@Seeline Thanks. The comparison bit I exaggerated a bit, perhaps, but it's the piece about how do you teach your children to always want to strive and do your best, is probably the bottom line really...

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cryinglaughing · 19/01/2024 09:03

As long as my dd's were happy, I was quite unconcerned about school.
One worked really hard, was predicted to get 4 or 5's but ended up with 6 being the lowest.
One did the bare minimum, school refused, hated school, had friendship troubles (ASD) but with a lot of cajoling and tears (mostly from me) turned up for her GCSE's. She did exceptionally well results wise.

Although school was only a couple of years back, it is a dim and distant memory.
The eldest always was a grafter and remains that way.
The younger, who who was ambivalent at school has found her niche and is a different person.

Celebrate your children for what they are, not what you wish they were.

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Floatlikeafeather2 · 19/01/2024 09:03

aseekingseeker · 19/01/2024 08:49

@StopTheBusINeedAWeeWeeAWeeWeeBagOChips No, not bragging rights. I guess, having been very driven myself and wanting to do well (but not being a goody so and so), I just don't know why neither of mine are I suppose.

Because they're not you. When you have children you produce a new independent person, not a clone of you or even a perfect blend of you and your partner. Your expectations are unreasonable and I agree with PP that they will definitely be aware of your feelings, which seem to be bordering on displeasure and disappointment, whether or not you actually say "Why can't you be more like..." Why should they? They sound like they'll be fine.

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User3563573 · 19/01/2024 09:03

Ba careful because being highly competitive isn't always a good sign in kids. Obviously, there are always the "all rounders" who participate in extra activities for fun, but the ones with a fierce internal drive to be the best are usually not the most balanced (speaking from personal experience). Some might lack self esteem and looking for external sources of validation. Some might have narcissistic tendencies and looking for ways to feel superior. Some kids might be undiagnosed neurodivergent and become addicted to a particular activity because it aligns with their special interest. Many of these kids might have good records on paper but end up dealing with plenty of MH problems as adults due to the underlying factors.

I was one of those who did all the extra activities whilst maintaining top grades. I genuinely enjoyed the school experience but suffered from severe anxiety, phobias and fear of losing control. Turns out much later I had ADHD (possibly AuDHD) and a lot of my school achievements were due to hyperfocused special interests along with seeking external sources of self esteem to combat social anxiety and rejection sensitive dysphoria.

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aseekingseeker · 19/01/2024 09:04

My kids are very sociable and happy. We watch TV together every night (well teen less so), and they are chatty and youngest, in particular, likes to state their views and has a great sense of humour.

Didn't meant for it to sound so sad, because it isn't, but it was the thing about 'how do you encourage people wanting to do their best' (and agree, perfectionism is not healthy).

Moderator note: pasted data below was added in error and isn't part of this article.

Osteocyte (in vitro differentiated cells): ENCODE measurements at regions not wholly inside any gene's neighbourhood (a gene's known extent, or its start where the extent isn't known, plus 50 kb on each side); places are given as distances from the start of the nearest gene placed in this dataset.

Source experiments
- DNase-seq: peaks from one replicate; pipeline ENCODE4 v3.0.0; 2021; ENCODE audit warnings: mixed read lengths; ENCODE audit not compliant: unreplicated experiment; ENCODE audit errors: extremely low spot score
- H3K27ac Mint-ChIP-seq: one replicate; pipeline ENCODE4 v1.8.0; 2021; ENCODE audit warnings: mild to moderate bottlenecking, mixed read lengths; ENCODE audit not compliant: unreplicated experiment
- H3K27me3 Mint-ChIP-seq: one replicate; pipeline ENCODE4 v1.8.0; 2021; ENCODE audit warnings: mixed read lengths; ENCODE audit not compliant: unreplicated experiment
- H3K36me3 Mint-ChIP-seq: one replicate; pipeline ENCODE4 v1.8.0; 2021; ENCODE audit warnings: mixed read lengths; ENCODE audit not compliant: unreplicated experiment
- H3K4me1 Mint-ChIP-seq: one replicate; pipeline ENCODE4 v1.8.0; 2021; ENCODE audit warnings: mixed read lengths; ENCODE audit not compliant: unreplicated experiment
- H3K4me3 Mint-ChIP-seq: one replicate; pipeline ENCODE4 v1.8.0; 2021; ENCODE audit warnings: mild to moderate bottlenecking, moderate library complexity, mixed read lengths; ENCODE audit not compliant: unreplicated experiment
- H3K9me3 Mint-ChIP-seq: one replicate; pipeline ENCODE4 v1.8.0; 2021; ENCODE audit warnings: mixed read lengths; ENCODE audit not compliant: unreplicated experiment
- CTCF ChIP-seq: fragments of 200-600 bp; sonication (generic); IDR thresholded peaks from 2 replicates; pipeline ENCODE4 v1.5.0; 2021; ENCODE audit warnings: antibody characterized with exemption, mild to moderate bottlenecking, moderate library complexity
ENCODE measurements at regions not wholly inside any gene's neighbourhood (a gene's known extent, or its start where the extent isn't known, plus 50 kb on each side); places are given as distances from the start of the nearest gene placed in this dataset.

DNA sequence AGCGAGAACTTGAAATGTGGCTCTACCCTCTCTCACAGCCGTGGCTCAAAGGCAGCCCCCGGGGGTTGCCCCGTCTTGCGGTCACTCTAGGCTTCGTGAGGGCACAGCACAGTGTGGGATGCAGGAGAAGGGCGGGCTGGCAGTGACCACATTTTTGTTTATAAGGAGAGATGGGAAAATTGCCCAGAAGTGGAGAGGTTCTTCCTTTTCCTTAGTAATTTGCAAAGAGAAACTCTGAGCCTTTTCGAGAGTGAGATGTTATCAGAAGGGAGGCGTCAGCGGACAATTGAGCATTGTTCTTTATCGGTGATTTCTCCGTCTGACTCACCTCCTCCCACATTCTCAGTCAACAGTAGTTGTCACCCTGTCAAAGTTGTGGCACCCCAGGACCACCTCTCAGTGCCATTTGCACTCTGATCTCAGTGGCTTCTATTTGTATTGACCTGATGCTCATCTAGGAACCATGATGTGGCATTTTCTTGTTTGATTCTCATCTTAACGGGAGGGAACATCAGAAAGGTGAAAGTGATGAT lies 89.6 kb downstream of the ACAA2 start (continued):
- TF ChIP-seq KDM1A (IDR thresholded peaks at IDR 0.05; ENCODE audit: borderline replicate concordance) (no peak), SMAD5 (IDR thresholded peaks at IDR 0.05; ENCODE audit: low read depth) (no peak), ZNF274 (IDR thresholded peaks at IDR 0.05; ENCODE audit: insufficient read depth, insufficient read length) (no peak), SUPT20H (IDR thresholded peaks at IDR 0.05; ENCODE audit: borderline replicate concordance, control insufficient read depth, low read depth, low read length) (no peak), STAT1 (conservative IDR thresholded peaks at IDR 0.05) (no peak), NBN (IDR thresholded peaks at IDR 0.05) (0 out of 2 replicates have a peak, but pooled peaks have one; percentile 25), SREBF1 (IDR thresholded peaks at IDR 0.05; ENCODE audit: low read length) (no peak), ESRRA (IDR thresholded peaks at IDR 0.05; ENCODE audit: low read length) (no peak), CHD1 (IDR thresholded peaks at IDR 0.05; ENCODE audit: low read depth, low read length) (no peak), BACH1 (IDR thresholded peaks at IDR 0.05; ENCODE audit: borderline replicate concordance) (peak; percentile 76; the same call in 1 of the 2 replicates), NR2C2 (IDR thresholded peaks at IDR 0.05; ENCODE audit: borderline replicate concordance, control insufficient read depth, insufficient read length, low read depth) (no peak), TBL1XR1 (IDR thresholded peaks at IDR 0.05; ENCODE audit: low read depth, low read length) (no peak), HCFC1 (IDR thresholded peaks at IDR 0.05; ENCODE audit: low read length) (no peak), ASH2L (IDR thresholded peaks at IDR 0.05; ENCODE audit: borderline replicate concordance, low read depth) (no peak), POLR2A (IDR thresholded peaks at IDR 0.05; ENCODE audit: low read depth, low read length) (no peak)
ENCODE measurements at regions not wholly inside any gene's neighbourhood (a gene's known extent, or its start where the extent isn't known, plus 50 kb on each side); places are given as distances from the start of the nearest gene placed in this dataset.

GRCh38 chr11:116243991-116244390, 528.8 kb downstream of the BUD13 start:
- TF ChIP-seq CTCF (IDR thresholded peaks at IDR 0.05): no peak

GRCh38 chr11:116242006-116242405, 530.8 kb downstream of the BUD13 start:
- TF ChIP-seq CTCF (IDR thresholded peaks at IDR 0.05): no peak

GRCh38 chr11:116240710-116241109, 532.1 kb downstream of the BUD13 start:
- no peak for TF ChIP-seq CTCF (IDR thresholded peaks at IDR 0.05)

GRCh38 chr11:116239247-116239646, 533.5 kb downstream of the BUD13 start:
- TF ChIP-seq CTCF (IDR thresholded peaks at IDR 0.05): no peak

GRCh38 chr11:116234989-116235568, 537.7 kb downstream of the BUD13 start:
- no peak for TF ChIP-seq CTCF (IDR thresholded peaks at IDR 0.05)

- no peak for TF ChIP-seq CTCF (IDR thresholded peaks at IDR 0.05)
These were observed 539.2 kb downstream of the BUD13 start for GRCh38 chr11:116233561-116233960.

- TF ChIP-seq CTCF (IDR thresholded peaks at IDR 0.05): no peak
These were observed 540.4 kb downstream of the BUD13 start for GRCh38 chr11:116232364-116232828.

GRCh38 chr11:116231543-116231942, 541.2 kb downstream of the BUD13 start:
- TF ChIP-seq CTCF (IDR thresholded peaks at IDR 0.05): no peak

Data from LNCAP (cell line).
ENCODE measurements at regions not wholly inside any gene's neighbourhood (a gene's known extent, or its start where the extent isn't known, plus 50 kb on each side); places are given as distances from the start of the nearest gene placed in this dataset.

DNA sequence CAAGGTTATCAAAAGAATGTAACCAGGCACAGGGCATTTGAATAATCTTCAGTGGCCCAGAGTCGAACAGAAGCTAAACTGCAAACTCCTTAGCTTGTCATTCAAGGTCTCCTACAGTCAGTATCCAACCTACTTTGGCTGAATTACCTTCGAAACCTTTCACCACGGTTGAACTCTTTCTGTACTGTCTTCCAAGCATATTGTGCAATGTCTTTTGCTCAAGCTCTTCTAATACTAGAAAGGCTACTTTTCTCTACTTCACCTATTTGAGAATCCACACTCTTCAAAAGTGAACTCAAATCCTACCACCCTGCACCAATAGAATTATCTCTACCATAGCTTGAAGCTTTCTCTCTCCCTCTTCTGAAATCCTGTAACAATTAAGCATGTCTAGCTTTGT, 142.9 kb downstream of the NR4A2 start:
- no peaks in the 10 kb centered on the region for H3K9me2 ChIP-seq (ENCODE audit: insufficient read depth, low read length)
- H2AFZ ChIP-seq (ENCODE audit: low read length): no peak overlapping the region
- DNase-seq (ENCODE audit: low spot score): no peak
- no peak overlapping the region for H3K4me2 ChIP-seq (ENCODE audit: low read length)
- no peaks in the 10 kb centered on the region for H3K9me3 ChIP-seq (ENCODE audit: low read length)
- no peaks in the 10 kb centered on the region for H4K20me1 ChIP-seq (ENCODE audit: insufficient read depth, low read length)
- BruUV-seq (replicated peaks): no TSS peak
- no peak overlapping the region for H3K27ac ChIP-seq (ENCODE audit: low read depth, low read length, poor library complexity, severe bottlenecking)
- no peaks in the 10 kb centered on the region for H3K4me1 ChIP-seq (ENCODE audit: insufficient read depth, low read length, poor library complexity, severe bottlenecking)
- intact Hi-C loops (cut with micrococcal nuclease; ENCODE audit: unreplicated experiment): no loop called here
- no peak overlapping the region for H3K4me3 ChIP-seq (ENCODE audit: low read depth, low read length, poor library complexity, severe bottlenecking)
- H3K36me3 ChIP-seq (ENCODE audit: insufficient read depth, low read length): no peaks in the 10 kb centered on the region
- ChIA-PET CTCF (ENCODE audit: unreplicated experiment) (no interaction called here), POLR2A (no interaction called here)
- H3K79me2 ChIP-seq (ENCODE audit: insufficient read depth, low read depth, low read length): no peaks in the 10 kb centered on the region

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Cedar13 · 19/01/2024 09:04

Accept them for who they are. They are individuals in their own right. We can love and support and guide our children but we can’t change who they are. They will pick up on how you feel. If you accept them they might surprise you!
My mum never accepted who we were and tried to change us, we dont have a great relationship now (im in my 40s).

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WhenWereYouUnderMe · 19/01/2024 09:04

aseekingseeker · 19/01/2024 09:02

@Seeline Thanks. The comparison bit I exaggerated a bit, perhaps, but it's the piece about how do you teach your children to always want to strive and do your best, is probably the bottom line really...

I think you can certainly role model that, but in my experience it comes when you find the right path for you when you get into the workplace. They're children, they have a lot of learning and growing still to do. It's ok.

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CarInsurance · 19/01/2024 09:06

I think you are possibly projecting what you want for your children over what your children want to do with their own lives. Having kids is often seen as selfish for this- you have them to potentially achieve something you yourself did not. I don't know if that is the case here but sometimes having a look at yourself in these times can help you realise it's not always a "them" problem but a "you" problem. Are you worried that you haven't instilled resilience and a keen desire to learn in them?

Otherwise I'd say it's completely normal for kids to be lazy arses. It's typical behaviour for teens who are growing, having to wake earlier than their circadian rhythm would normally want and spend the day learning very different chunks of information that they know they will be tested on and which will impact their future, let alone the hormones, friendship issues and desire for autonomy whilst having a low ability to assess risk. I often think we don't give teens enough credit for navigating the world.